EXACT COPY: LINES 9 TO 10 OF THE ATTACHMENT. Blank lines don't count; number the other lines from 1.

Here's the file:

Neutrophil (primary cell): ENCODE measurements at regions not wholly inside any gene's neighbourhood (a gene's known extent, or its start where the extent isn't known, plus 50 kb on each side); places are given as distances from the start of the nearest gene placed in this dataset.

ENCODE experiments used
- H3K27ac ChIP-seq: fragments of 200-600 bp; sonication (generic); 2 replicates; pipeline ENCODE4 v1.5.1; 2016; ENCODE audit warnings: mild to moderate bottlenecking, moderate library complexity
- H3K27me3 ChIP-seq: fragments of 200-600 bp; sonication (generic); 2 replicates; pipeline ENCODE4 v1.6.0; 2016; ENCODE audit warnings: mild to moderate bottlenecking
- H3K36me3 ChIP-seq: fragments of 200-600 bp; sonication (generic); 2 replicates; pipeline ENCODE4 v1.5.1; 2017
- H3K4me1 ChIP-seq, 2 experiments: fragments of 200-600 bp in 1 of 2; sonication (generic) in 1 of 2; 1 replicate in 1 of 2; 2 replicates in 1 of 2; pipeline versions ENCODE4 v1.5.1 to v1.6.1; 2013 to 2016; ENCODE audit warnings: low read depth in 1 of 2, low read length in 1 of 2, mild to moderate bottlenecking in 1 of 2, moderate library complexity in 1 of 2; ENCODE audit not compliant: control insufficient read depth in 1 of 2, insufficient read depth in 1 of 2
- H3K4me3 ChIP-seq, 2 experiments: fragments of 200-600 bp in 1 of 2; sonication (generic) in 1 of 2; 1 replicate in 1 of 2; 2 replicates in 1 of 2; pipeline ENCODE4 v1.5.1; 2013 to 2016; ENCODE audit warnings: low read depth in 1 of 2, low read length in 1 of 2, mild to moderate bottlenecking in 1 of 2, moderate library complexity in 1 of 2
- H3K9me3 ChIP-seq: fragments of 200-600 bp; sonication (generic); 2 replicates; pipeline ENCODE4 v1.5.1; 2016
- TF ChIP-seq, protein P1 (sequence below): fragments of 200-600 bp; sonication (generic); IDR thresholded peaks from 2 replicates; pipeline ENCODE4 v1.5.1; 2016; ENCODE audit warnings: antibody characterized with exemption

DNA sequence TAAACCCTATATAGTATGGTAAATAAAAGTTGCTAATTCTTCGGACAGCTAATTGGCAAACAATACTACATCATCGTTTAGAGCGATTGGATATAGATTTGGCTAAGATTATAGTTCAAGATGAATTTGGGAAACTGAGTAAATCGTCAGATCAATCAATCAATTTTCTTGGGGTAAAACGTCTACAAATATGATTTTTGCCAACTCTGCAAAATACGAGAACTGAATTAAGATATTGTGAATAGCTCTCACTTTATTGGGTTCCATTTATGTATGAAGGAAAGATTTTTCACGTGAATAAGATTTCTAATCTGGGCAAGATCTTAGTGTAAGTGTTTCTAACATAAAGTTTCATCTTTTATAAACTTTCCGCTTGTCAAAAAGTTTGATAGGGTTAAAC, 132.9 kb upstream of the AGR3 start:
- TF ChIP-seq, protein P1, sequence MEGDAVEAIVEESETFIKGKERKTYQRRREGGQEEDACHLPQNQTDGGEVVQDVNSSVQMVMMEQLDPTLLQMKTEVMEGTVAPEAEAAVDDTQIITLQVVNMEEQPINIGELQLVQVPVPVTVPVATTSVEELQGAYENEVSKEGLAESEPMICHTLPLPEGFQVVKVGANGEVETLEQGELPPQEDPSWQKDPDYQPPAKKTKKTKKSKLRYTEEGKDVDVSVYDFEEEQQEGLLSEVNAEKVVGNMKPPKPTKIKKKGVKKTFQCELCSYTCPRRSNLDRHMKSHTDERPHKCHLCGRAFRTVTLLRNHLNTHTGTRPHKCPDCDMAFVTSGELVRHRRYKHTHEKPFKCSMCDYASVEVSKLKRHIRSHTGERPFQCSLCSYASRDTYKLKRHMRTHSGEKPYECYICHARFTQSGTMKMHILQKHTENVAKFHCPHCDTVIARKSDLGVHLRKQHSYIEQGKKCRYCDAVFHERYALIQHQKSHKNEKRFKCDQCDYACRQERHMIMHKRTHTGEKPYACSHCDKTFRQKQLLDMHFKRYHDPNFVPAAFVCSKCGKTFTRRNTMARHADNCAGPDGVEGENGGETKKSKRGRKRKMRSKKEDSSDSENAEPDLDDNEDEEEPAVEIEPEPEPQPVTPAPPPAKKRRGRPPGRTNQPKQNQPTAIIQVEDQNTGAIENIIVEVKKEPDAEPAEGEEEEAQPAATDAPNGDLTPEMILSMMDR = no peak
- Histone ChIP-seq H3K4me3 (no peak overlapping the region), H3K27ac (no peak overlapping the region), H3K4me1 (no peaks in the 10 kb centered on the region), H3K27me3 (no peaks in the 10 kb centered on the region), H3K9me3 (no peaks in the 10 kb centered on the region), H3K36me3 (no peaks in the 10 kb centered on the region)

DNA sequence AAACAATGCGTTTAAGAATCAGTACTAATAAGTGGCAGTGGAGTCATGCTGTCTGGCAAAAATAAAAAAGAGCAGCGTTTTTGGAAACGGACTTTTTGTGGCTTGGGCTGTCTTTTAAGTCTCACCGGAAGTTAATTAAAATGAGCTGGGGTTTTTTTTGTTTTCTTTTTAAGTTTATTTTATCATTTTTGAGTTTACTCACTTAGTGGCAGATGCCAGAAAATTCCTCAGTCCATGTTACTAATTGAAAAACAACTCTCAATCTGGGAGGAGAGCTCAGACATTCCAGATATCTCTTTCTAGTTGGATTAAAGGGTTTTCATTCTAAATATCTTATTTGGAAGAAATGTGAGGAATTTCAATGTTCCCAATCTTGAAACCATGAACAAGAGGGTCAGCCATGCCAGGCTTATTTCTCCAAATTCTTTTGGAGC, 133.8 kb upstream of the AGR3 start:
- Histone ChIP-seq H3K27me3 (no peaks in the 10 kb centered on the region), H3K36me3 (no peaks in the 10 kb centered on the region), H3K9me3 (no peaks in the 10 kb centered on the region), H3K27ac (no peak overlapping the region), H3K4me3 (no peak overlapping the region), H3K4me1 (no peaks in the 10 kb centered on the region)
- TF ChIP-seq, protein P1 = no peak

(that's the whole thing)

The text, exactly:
- TF ChIP-seq, protein P1 (sequence below): fragments of 200-600 bp; sonication (generic); IDR thresholded peaks from 2 replicates; pipeline ENCODE4 v1.5.1; 2016; ENCODE audit warnings: antibody characterized with exemption

DNA sequence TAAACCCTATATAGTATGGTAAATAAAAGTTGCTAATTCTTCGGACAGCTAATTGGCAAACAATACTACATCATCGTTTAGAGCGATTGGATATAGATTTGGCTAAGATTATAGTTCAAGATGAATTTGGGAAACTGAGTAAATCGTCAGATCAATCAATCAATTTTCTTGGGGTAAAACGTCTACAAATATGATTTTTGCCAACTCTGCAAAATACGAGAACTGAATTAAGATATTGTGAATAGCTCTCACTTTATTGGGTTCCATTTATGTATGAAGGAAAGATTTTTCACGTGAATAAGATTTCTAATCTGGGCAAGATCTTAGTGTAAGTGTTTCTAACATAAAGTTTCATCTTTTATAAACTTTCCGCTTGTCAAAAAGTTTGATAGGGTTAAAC, 132.9 kb upstream of the AGR3 start: